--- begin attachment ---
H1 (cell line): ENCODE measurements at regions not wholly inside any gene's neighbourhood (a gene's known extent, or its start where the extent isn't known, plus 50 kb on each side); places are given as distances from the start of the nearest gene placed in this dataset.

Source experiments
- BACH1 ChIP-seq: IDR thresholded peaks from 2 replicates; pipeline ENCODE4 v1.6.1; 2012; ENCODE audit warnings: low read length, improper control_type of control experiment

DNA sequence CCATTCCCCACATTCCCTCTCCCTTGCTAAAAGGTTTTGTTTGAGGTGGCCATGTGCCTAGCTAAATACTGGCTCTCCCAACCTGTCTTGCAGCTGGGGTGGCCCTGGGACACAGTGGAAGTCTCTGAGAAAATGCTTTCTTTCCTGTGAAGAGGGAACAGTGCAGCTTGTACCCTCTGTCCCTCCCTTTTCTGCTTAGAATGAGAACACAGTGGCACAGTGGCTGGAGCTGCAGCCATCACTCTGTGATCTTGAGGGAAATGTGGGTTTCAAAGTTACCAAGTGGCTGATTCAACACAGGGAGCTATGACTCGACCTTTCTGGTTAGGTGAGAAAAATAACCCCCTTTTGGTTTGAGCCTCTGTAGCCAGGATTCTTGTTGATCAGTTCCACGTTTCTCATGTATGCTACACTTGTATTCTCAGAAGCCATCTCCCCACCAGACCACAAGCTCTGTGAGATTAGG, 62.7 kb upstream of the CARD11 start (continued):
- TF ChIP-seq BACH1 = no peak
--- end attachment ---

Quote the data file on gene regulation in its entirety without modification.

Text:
H1 (cell line): ENCODE measurements at regions not wholly inside any gene's neighbourhood (a gene's known extent, or its start where the extent isn't known, plus 50 kb on each side); places are given as distances from the start of the nearest gene placed in this dataset.

Source experiments
- BACH1 ChIP-seq: IDR thresholded peaks from 2 replicates; pipeline ENCODE4 v1.6.1; 2012; ENCODE audit warnings: low read length, improper control_type of control experiment

DNA sequence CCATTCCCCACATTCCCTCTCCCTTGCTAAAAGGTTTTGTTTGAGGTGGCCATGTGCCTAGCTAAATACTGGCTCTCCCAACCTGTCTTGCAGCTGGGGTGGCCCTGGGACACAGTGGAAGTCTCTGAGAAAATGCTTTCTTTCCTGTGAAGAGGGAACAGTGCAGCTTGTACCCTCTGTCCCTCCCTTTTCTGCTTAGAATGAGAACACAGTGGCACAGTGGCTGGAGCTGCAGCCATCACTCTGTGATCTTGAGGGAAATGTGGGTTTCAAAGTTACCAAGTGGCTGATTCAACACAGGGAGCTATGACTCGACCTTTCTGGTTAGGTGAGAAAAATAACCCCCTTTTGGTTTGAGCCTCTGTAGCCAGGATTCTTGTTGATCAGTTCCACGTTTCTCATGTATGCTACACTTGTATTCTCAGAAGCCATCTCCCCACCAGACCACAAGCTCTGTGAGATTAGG, 62.7 kb upstream of the CARD11 start (continued):
- TF ChIP-seq BACH1 = no peak